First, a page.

Amid new graduation requirements, what do high schoolers want to learn?

By Margaret O’Hara, The Santa Fe New Mexican The main things that bring Brayan Chavez to school every day: Seeing, talking to and engaging with…
Special ed teachers hope lawmakers OK pay raises, admin changes

Special ed teachers hope lawmakers OK pay raises, admin changes

By Margaret O’Hara, The Santa Fe New Mexican Brittany Behenna Griffith has a laundry list of adjectives to describe the ideal special education teacher:…
Lawmakers must find consensus on competing education spending plans

Lawmakers must find consensus on competing education spending plans

By Margaret O’Hara, The Santa Fe New Mexican A challenging task awaits New Mexico lawmakers in the next 30 days: Reconciling three very different…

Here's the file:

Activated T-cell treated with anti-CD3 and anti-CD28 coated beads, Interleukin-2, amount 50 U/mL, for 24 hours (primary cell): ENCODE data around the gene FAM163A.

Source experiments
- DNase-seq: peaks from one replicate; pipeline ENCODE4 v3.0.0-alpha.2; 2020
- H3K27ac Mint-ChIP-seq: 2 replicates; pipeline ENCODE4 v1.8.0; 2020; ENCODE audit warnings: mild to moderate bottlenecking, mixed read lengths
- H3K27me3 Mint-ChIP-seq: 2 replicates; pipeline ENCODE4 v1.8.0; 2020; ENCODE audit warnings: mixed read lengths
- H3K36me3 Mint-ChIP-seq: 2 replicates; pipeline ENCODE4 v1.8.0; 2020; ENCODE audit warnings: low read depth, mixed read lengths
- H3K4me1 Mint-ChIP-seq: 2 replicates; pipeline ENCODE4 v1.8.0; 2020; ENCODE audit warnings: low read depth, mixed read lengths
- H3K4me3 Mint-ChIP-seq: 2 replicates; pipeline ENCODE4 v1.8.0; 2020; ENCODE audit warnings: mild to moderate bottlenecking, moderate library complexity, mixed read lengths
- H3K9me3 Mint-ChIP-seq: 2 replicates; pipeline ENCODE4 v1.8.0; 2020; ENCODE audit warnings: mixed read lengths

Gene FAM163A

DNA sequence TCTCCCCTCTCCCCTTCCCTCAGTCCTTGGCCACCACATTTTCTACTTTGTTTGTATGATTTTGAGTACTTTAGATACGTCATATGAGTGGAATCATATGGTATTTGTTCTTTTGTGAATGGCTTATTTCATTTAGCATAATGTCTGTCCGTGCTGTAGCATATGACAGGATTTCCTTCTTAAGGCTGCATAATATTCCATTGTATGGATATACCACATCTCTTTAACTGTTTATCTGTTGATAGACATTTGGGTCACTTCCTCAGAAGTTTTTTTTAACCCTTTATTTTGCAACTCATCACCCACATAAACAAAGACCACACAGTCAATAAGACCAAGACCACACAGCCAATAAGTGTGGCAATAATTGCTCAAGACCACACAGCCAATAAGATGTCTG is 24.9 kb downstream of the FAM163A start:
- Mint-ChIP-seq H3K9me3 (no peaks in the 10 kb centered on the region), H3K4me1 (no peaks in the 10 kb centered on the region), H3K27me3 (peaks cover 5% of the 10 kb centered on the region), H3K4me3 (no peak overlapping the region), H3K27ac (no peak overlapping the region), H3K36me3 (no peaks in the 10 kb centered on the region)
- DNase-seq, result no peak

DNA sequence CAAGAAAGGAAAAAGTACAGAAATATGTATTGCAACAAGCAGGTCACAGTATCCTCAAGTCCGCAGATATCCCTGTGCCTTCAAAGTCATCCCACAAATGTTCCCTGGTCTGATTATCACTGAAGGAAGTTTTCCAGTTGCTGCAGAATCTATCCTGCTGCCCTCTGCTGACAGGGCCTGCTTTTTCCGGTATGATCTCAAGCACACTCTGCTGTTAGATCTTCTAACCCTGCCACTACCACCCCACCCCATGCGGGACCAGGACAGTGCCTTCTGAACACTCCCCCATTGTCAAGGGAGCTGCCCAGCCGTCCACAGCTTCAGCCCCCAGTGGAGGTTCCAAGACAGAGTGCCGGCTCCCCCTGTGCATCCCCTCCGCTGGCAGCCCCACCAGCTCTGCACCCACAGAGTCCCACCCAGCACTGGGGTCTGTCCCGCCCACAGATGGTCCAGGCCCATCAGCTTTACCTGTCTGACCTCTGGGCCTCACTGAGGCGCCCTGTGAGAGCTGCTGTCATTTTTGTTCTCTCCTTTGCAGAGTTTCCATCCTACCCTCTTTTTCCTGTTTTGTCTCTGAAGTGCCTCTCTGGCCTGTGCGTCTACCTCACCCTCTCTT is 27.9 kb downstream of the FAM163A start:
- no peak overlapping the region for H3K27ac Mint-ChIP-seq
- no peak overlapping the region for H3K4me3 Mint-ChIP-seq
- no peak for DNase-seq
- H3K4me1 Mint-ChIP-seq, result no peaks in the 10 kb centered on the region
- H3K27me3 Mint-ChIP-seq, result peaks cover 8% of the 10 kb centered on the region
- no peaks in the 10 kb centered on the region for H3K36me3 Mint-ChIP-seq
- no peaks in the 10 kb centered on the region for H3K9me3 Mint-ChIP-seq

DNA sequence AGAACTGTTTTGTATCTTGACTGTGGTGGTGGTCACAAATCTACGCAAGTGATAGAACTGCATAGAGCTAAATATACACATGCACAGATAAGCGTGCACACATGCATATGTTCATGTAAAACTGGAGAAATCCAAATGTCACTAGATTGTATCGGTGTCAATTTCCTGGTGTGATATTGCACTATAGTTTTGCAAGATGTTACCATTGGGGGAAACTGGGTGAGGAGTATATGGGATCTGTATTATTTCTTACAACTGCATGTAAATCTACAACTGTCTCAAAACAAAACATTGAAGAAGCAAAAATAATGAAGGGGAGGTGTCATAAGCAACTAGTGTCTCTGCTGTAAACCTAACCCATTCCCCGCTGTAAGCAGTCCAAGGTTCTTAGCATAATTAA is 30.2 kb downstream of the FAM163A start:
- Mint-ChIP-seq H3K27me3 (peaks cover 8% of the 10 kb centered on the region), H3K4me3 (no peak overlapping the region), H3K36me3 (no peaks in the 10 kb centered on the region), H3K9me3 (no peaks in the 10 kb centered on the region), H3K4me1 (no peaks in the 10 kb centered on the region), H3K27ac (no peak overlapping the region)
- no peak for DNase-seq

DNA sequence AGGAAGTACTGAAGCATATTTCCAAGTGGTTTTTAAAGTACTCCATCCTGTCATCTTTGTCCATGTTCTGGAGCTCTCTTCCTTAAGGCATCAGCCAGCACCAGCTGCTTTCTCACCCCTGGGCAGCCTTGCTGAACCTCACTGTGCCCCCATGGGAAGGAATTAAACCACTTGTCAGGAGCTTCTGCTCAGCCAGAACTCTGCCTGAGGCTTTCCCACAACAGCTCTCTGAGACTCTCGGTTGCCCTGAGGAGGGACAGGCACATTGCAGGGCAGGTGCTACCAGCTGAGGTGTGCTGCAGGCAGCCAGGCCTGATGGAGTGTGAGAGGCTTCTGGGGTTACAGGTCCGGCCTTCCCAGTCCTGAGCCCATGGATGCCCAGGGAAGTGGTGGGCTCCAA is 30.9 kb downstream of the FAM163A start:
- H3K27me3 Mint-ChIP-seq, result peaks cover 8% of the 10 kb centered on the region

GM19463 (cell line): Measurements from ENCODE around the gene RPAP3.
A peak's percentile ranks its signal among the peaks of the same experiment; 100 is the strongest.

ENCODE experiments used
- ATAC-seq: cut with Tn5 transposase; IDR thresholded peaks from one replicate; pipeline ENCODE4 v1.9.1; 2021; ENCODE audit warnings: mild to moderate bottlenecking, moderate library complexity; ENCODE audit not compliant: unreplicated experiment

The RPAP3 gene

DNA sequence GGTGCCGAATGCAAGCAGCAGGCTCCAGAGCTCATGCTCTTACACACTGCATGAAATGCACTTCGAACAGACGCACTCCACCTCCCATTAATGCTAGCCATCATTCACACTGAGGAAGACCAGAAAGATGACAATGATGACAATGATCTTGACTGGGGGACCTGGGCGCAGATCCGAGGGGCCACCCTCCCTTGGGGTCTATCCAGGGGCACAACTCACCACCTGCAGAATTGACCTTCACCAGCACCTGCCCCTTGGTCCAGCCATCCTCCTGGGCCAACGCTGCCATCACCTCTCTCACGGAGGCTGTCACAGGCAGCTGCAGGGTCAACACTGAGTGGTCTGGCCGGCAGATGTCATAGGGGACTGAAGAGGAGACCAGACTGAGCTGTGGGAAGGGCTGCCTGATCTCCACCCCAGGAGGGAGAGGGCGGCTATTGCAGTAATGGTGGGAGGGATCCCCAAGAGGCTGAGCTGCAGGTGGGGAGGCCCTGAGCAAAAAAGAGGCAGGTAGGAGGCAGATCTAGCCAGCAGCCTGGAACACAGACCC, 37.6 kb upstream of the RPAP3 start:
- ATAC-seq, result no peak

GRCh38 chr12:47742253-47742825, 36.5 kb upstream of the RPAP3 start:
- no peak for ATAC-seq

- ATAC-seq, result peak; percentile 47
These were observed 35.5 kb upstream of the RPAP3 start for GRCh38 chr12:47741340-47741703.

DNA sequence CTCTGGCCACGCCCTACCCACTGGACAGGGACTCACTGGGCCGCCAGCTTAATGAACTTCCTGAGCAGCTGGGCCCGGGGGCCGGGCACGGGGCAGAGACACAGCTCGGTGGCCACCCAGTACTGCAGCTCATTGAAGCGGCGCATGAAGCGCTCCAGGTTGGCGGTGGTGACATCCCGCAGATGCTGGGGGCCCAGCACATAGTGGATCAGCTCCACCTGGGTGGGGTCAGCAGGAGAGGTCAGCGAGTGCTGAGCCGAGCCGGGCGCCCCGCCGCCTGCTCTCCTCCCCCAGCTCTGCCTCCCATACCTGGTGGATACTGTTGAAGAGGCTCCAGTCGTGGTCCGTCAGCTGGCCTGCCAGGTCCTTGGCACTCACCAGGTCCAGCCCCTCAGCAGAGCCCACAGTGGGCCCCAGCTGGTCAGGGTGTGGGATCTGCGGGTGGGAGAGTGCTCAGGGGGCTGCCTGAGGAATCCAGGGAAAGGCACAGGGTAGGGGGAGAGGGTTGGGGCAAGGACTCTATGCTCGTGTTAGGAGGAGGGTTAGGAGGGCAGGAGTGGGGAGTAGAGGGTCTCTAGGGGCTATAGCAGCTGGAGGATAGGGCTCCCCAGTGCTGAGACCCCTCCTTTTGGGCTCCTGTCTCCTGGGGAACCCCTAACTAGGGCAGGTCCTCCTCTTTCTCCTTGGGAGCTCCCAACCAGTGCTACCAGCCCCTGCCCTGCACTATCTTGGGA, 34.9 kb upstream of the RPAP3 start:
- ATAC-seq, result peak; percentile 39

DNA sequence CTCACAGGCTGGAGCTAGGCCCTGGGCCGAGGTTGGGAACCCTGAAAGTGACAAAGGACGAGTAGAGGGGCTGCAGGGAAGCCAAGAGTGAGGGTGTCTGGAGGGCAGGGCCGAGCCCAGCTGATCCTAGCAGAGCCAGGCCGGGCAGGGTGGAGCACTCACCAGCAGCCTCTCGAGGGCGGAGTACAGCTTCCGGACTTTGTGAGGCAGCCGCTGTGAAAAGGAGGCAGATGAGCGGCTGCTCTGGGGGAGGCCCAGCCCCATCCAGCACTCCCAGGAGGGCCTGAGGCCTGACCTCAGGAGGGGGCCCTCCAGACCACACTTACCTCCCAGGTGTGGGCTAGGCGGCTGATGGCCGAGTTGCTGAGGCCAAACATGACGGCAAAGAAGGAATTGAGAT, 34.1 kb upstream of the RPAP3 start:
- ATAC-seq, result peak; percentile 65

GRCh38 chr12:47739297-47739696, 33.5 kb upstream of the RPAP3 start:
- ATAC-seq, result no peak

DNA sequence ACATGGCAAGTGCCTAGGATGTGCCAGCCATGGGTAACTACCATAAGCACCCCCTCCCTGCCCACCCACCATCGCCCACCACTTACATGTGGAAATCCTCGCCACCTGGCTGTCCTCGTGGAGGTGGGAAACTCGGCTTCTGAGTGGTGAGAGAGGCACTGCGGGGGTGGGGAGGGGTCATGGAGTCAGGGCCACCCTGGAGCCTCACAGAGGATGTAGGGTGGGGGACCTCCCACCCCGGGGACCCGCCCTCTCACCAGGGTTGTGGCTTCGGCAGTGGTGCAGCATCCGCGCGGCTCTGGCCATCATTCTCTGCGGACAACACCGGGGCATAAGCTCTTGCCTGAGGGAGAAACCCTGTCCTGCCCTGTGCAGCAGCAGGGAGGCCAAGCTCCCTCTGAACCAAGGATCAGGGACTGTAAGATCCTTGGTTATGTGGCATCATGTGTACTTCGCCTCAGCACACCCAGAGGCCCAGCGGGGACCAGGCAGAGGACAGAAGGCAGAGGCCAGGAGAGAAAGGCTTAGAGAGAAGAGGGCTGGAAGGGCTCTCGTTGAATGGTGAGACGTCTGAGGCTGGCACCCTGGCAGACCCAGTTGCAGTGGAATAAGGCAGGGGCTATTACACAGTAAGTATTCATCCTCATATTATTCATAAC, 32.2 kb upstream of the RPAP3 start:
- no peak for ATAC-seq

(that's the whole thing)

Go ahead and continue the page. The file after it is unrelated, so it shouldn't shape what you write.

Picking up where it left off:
Health workers fear it’s profits before protection as CDC revisits airborne transmission

Health workers fear it’s profits before protection as CDC revisits airborne transmission

Amy Maxmen, KFF Health News Four years after hospitals in New York City overflowed with covid-19 patients, emergency physician Sonya Stokes remains shaken by…
Lujan Grisham, Biden admin announce $10 million in federal funds for tribes, pueblos

Lujan Grisham, Biden admin announce $10 million in federal funds for tribes, pueblos

Gov. Michelle Lujan Grisham announced Friday $10 million in funding from the federal American Rescue Plan Act was awarded to six tribal nations and…
Proposal to curb executive powers moves to House Judiciary

Proposal to curb executive powers moves to House Judiciary